Inscrit le: 02 Oct 2010
|Posté le: Mar 16 Nov 2010 - 04:01 Sujet du message: A Path the world isn't meant to see
|A Path the world isn't meant to see
Path.com has quite the vantage point from its San Francisco offices.
(Credit: Caroline McCarthy/CNET) SAN FRANCISCO--The offices of Path float 40 stories above the city in one of the upper
floors of a residential tower just a block away from the waterfront, where the hallmarks of a young start-up--fridges of Red
Bull, whiteboards awash in colorful scribbles, the glow of massive Mac desktop monitors--colonize what would normally be
coveted apartment space for one of San Francisco's most financially fortunate. There's a balcony with sweeping views of the
Bay Bridge and the waters underneath, where on this sunny fall afternoon a lone kayaker in a bright-orange craft flits around
uncomfortably close to industrial boat traffic.
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Safely tucked away from the chattering, eavesdropper-friendly office spaces, neighborhood coffee shops, and bars where most
San Francisco start-ups take root, Path's headquarters have a feel of forced remoteness and above-the-fray distancing. This
is appropriate for Path itself: launching tonight after a deliberate attempt to stay in "stealth mode," Path is a mobile
application that tries to carve a space for itself in the increasingly public world of share-everything social media by
offering a service that its founders say is intended to be thoroughly private and intimate.
Path co-founder Dave Morin is best-known for having orchestrated and marketed the launch of its developer platform.
(Credit: Dave Morin/Facebook) Before hearing about Path it helps to know a bit about its founders. One co-founder, Shawn
Fanning, became a poster child for the Digital Age well over a decade ago as the founder of Napster (no, not the co-founder
who was played by Justin Timberlake in "The Social Network") and the other, Dave Morin, was one of Facebook's most visible
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employees several years ago as he oversaw the launch of its groundbreaking developer platform. When Morin departed Facebook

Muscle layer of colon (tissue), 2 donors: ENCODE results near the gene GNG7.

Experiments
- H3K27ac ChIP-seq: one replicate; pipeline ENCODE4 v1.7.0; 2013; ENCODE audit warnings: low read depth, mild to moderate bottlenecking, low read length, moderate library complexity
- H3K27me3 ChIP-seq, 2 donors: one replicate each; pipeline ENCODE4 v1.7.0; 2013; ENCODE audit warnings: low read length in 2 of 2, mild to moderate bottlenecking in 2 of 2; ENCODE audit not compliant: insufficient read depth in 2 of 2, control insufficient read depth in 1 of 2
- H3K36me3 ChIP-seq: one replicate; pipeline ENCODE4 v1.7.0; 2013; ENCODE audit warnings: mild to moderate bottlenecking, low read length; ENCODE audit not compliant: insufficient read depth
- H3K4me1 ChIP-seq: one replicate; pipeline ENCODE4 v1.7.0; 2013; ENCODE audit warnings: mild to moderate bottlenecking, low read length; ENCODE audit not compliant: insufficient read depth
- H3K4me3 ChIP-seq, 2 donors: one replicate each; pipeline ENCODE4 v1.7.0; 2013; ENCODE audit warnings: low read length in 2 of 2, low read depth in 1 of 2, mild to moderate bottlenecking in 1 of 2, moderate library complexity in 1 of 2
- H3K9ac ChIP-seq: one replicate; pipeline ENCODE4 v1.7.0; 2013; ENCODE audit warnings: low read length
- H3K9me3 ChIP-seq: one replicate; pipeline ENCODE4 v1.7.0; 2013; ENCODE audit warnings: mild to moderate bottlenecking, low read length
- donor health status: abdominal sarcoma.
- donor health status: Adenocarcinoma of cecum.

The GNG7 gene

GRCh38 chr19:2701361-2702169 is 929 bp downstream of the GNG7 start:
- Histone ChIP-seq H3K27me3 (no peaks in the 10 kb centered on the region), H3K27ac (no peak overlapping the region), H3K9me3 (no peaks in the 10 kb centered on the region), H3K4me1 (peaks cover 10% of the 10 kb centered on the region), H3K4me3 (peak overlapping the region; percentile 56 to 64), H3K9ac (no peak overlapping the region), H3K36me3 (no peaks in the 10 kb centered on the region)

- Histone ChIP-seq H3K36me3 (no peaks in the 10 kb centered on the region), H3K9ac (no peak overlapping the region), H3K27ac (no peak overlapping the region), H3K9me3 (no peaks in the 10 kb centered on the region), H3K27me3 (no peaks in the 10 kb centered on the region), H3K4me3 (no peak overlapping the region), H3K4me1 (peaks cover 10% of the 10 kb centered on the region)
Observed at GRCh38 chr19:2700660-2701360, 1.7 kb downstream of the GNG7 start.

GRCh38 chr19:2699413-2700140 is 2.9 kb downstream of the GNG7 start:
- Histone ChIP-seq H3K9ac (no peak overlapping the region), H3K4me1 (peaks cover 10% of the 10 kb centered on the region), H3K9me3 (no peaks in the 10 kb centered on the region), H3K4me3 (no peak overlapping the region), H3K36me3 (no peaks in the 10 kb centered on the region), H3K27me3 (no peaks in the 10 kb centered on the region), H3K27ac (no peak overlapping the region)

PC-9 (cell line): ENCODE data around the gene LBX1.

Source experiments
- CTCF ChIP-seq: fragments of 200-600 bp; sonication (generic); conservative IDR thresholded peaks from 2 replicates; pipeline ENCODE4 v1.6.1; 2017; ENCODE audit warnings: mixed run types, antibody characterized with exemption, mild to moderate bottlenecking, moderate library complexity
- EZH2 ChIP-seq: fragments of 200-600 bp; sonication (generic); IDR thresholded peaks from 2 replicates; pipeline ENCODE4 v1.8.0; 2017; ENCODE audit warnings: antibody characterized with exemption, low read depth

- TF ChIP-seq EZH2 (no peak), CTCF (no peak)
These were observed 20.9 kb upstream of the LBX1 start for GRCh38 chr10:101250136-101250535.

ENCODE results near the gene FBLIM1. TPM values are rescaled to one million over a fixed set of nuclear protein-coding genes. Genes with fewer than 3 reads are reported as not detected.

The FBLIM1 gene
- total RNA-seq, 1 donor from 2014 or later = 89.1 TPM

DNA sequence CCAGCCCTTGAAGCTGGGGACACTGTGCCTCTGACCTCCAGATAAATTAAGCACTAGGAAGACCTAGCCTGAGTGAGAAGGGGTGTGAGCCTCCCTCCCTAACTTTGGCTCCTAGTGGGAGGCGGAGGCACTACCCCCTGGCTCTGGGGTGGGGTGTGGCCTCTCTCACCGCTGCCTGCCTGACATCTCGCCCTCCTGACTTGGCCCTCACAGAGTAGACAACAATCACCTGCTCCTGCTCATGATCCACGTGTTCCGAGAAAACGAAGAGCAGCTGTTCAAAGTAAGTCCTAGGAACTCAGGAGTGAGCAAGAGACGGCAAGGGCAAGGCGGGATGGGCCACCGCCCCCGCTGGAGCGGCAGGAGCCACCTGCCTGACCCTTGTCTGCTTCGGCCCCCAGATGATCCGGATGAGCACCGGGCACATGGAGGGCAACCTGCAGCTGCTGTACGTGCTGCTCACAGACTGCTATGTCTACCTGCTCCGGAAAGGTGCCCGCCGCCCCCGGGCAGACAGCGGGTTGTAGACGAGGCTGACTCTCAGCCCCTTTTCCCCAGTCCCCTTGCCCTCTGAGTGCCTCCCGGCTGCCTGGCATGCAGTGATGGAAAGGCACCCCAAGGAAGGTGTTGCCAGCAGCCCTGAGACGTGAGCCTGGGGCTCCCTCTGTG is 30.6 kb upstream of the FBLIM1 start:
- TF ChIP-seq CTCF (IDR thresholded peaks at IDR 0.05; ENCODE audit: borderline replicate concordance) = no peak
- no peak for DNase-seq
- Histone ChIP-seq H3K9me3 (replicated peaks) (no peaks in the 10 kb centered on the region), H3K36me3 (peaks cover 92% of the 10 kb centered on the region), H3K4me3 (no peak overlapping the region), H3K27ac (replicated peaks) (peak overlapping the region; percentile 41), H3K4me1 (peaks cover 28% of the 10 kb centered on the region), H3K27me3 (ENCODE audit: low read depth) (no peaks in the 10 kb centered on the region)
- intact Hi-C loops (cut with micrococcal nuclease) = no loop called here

in January, leaving behind a far bigger, more powerful company than the one he'd joined late in 2006, he said he'd be working
with Fanning on a new start-up. At the time, they didn't know what they'd be doing; they toyed with a few possible products
before settling on the final idea.
So this is Path: it's a sort of hybrid of the mobile photo-sharing apps that have generated such a craze lately, and the
private, on-the-fly group messaging services that promise an alternative to communicating in a huge social network. You share
photos in a stream called a "path," but you can only share your "path" with a total of 50 people, and those 50 people must be
pulled out of your iPhone's contact list. (Android and BlackBerry versions are on the way.)
You can tag each photo--with people, with a place, and with a "thing" in it. The entire item is what Path calls a "moment."
There are some unique quirks to the service: the list of contacts you see in Path isn't the people with whom you share your
"path," but the people who have opted to share with you, a marked (if potentially confusing) contrast to the voyeuristic
world of Twitter. When you tag a "thing" in a Path "moment," you can type in anything but are also offered a list of other
things that have been tagged nearby as well as at similar hours of the day.
On this mid-afternoon in early November in the offices of a start-up with some of the sweetest views that San Francisco has
to offer, Path tags that pop up include "epic sunset, hacking, Guy Fawkes, blue skies, launch night."